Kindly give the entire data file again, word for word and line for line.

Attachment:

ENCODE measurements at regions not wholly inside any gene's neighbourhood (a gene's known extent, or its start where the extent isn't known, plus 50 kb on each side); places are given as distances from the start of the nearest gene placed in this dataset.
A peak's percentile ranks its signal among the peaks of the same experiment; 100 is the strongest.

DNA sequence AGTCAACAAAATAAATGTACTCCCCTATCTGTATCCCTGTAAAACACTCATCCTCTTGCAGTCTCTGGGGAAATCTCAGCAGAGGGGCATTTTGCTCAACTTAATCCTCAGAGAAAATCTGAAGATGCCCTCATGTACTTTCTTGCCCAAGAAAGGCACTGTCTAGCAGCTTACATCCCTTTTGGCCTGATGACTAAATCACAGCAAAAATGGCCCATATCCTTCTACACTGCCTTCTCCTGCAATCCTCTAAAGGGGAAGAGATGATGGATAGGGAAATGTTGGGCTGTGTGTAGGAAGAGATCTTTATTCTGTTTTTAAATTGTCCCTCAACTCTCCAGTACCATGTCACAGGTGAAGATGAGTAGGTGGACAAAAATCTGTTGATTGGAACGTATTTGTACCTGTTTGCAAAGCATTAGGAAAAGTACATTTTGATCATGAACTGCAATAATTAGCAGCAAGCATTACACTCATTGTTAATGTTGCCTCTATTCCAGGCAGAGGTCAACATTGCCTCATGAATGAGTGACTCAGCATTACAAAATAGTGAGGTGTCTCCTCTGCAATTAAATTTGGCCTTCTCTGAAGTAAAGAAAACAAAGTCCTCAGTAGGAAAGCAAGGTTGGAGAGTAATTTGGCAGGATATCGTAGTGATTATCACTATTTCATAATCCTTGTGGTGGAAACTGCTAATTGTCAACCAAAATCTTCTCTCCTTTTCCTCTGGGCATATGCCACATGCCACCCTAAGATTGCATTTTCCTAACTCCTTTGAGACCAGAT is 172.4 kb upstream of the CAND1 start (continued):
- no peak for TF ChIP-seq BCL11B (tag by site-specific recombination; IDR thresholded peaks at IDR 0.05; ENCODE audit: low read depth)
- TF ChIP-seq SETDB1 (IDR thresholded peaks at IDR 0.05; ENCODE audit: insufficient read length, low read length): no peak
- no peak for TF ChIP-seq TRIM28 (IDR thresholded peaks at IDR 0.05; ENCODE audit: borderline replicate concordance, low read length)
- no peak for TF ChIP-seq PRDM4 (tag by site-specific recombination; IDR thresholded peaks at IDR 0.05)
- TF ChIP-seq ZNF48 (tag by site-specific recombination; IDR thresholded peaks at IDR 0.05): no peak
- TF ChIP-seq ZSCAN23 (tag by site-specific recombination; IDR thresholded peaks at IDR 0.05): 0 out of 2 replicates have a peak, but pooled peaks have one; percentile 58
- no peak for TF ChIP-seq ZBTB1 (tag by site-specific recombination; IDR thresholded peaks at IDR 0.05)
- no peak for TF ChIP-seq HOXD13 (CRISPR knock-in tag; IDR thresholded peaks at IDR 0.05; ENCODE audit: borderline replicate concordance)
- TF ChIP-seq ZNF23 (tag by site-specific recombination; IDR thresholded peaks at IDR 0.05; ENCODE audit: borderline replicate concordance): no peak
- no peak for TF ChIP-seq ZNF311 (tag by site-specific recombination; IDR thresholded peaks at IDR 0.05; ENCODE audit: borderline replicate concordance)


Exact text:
ENCODE measurements at regions not wholly inside any gene's neighbourhood (a gene's known extent, or its start where the extent isn't known, plus 50 kb on each side); places are given as distances from the start of the nearest gene placed in this dataset.
A peak's percentile ranks its signal among the peaks of the same experiment; 100 is the strongest.

DNA sequence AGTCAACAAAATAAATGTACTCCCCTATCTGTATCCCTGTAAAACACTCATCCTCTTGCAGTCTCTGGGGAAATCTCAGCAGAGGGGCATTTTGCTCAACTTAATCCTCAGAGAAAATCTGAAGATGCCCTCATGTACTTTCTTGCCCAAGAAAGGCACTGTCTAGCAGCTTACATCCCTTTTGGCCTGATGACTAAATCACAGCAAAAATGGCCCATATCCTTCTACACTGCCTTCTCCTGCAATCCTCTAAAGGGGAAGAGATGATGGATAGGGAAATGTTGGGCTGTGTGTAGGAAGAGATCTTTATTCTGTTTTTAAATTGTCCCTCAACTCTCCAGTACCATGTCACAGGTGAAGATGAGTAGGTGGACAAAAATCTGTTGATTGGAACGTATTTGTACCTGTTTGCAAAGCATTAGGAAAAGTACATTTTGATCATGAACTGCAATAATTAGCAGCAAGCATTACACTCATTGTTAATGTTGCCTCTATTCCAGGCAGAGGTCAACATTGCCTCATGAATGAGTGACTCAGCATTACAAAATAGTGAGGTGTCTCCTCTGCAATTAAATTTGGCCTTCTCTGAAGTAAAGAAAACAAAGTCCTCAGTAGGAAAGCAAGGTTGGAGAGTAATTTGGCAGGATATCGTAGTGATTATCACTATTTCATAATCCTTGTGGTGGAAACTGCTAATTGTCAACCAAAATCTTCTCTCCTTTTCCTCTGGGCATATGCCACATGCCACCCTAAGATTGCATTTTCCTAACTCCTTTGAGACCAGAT is 172.4 kb upstream of the CAND1 start (continued):
- no peak for TF ChIP-seq BCL11B (tag by site-specific recombination; IDR thresholded peaks at IDR 0.05; ENCODE audit: low read depth)
- TF ChIP-seq SETDB1 (IDR thresholded peaks at IDR 0.05; ENCODE audit: insufficient read length, low read length): no peak
- no peak for TF ChIP-seq TRIM28 (IDR thresholded peaks at IDR 0.05; ENCODE audit: borderline replicate concordance, low read length)
- no peak for TF ChIP-seq PRDM4 (tag by site-specific recombination; IDR thresholded peaks at IDR 0.05)
- TF ChIP-seq ZNF48 (tag by site-specific recombination; IDR thresholded peaks at IDR 0.05): no peak
- TF ChIP-seq ZSCAN23 (tag by site-specific recombination; IDR thresholded peaks at IDR 0.05): 0 out of 2 replicates have a peak, but pooled peaks have one; percentile 58
- no peak for TF ChIP-seq ZBTB1 (tag by site-specific recombination; IDR thresholded peaks at IDR 0.05)
- no peak for TF ChIP-seq HOXD13 (CRISPR knock-in tag; IDR thresholded peaks at IDR 0.05; ENCODE audit: borderline replicate concordance)
- TF ChIP-seq ZNF23 (tag by site-specific recombination; IDR thresholded peaks at IDR 0.05; ENCODE audit: borderline replicate concordance): no peak
- no peak for TF ChIP-seq ZNF311 (tag by site-specific recombination; IDR thresholded peaks at IDR 0.05; ENCODE audit: borderline replicate concordance)